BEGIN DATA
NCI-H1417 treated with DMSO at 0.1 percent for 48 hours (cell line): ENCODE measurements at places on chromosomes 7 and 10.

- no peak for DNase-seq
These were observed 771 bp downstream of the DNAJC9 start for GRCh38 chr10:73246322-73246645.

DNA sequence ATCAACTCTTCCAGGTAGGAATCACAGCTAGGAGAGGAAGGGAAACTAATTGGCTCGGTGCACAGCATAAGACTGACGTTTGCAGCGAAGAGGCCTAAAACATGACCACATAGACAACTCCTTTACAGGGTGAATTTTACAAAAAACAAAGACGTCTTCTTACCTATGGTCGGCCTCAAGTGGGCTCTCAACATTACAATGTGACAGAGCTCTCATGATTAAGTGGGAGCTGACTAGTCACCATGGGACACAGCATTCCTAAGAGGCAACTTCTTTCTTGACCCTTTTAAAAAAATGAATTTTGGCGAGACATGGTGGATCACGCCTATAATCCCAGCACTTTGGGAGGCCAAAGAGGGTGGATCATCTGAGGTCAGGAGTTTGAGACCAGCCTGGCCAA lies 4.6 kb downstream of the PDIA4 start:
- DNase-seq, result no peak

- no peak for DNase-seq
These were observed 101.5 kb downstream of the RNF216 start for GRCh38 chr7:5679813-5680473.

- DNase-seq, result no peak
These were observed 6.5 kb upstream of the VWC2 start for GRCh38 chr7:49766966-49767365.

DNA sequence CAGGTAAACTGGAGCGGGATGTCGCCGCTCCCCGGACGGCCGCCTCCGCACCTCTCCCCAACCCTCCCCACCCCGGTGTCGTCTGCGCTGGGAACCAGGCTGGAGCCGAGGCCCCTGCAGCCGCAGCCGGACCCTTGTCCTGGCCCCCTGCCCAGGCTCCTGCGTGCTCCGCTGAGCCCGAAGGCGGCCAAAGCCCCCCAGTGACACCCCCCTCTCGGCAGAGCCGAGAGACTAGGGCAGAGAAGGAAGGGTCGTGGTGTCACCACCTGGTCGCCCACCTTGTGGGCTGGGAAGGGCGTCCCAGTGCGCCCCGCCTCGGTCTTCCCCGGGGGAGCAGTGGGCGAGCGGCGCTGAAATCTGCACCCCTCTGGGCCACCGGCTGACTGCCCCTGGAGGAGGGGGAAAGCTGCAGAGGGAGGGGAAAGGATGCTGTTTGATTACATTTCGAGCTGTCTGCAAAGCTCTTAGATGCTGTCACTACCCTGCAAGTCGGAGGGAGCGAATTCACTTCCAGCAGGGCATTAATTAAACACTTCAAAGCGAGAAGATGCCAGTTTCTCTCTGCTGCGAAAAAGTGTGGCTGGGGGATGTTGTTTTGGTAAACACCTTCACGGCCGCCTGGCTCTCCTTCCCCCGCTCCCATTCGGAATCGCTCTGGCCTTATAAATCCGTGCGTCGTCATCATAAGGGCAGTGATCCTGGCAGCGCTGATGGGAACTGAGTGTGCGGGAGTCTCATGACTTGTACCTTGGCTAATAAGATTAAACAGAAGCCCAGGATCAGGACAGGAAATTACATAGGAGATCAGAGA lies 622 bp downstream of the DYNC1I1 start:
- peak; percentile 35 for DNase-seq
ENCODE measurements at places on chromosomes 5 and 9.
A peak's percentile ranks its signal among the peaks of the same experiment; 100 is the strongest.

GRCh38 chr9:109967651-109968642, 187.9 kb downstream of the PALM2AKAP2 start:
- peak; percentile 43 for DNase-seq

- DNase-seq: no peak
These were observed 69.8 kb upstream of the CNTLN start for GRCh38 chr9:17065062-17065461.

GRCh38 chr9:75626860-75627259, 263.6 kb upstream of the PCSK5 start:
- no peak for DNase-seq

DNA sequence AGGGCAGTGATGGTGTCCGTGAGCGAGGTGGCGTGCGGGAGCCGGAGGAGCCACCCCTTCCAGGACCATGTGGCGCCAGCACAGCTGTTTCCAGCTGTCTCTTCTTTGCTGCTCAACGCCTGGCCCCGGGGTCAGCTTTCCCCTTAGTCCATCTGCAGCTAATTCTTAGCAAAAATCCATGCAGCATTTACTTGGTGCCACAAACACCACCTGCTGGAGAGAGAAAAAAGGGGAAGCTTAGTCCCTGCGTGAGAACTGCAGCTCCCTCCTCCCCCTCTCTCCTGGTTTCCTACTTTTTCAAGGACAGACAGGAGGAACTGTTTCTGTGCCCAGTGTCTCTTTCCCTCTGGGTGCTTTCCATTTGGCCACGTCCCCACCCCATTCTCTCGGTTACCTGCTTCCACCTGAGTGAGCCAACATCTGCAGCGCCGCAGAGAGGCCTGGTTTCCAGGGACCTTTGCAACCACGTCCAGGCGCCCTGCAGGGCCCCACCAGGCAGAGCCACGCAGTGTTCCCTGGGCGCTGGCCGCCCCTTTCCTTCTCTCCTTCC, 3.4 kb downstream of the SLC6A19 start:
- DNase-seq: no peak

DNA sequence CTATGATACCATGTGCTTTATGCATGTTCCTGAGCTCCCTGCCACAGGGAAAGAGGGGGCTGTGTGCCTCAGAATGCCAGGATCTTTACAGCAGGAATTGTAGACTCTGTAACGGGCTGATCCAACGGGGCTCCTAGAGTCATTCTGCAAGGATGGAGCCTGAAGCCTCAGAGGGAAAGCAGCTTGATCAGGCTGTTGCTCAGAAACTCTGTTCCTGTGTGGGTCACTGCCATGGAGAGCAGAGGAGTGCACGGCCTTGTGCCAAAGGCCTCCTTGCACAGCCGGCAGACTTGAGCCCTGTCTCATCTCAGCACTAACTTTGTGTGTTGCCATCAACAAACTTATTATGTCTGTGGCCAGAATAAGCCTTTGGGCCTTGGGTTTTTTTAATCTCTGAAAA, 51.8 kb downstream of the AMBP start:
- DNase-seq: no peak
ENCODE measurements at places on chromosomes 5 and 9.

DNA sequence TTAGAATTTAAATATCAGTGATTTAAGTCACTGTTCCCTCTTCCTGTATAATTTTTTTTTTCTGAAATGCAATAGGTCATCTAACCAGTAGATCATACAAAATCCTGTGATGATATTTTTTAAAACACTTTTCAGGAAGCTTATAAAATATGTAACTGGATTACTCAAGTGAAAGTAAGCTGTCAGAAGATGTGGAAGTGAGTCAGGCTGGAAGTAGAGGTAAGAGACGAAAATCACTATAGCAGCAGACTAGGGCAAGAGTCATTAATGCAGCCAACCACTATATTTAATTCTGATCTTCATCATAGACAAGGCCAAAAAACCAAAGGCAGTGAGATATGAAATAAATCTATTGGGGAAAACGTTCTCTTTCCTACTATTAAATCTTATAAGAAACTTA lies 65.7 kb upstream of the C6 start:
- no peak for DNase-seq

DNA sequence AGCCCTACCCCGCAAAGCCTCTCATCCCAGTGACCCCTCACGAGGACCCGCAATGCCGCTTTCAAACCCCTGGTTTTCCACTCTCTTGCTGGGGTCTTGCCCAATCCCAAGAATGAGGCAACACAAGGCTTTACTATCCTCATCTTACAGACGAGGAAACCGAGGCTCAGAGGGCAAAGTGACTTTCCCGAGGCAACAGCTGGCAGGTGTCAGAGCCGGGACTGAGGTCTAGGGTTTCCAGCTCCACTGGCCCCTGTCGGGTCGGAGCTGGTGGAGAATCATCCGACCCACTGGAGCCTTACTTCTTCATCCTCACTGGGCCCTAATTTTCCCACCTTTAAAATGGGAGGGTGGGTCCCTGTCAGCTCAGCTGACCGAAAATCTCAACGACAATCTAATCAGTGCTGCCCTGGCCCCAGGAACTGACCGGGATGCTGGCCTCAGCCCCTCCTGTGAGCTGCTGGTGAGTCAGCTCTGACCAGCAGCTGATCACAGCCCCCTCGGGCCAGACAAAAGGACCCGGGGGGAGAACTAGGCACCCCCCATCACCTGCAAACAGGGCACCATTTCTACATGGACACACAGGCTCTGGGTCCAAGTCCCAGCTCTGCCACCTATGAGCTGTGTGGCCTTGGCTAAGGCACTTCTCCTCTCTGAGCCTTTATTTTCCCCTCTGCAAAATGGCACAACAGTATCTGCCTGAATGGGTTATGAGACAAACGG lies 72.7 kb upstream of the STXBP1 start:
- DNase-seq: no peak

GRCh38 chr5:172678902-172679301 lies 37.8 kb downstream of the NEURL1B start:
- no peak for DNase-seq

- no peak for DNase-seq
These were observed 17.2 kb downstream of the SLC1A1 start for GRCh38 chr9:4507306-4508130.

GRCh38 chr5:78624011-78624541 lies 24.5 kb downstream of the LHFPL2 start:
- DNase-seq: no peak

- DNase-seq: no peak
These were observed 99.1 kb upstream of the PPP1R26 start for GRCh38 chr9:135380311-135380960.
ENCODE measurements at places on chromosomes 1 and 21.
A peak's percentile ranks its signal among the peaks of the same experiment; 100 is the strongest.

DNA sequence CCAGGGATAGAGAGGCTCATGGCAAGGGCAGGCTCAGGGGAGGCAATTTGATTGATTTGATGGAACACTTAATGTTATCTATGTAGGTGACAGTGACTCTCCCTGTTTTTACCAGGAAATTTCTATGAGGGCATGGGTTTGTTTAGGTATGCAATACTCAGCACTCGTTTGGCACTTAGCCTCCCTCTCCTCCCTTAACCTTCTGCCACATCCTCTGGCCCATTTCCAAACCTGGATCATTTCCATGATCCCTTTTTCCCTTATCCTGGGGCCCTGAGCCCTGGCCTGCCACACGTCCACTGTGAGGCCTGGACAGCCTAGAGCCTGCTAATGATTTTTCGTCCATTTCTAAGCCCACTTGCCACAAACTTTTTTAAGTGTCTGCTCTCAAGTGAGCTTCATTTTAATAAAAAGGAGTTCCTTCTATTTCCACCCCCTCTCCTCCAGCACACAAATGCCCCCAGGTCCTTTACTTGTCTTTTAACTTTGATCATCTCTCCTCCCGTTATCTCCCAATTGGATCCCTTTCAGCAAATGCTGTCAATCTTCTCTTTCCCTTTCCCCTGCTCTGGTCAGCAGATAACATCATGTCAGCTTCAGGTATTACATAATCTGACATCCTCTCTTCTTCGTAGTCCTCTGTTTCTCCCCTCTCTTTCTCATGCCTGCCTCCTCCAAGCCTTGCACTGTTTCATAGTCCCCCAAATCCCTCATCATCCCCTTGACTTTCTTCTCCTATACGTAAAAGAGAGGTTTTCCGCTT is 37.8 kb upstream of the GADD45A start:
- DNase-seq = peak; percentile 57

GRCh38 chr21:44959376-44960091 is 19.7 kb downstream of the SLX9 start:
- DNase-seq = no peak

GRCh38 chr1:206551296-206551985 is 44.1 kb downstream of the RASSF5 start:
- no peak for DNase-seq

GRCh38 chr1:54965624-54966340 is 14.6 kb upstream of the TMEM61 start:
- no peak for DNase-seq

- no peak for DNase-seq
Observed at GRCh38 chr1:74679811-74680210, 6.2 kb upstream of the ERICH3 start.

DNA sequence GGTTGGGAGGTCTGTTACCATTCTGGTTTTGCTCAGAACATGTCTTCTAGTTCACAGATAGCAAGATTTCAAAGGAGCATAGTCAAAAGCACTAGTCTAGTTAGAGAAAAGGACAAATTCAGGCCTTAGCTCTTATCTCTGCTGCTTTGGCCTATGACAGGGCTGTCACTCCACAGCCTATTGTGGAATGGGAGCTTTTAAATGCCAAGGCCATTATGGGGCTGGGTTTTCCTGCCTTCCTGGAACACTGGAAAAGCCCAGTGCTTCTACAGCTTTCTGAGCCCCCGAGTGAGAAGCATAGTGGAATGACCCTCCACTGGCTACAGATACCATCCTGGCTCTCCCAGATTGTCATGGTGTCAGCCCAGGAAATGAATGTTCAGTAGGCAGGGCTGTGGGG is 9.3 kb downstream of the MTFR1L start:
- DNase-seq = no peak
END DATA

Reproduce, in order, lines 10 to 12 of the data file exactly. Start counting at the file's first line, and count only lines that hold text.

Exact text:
DNA sequence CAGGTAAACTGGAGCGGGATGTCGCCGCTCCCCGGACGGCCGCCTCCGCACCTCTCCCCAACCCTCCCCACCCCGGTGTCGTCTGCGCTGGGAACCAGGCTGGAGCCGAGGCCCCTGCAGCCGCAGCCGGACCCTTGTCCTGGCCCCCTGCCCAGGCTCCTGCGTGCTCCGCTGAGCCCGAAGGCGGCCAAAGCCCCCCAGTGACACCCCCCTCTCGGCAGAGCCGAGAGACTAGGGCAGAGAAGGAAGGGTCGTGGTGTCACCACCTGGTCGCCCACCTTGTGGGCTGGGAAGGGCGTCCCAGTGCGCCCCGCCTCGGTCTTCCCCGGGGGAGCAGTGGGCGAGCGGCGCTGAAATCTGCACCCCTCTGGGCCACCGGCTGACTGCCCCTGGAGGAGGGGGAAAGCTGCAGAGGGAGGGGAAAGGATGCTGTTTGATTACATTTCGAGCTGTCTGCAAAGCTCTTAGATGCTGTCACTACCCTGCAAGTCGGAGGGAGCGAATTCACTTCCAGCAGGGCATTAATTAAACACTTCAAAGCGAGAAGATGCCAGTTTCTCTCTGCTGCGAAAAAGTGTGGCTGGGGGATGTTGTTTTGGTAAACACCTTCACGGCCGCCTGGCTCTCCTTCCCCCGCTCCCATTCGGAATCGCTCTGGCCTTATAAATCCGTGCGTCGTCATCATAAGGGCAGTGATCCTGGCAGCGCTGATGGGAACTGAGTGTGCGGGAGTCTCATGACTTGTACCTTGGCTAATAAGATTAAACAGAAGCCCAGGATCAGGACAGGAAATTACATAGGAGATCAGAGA lies 622 bp downstream of the DYNC1I1 start:
- peak; percentile 35 for DNase-seq
ENCODE measurements at places on chromosomes 5 and 9.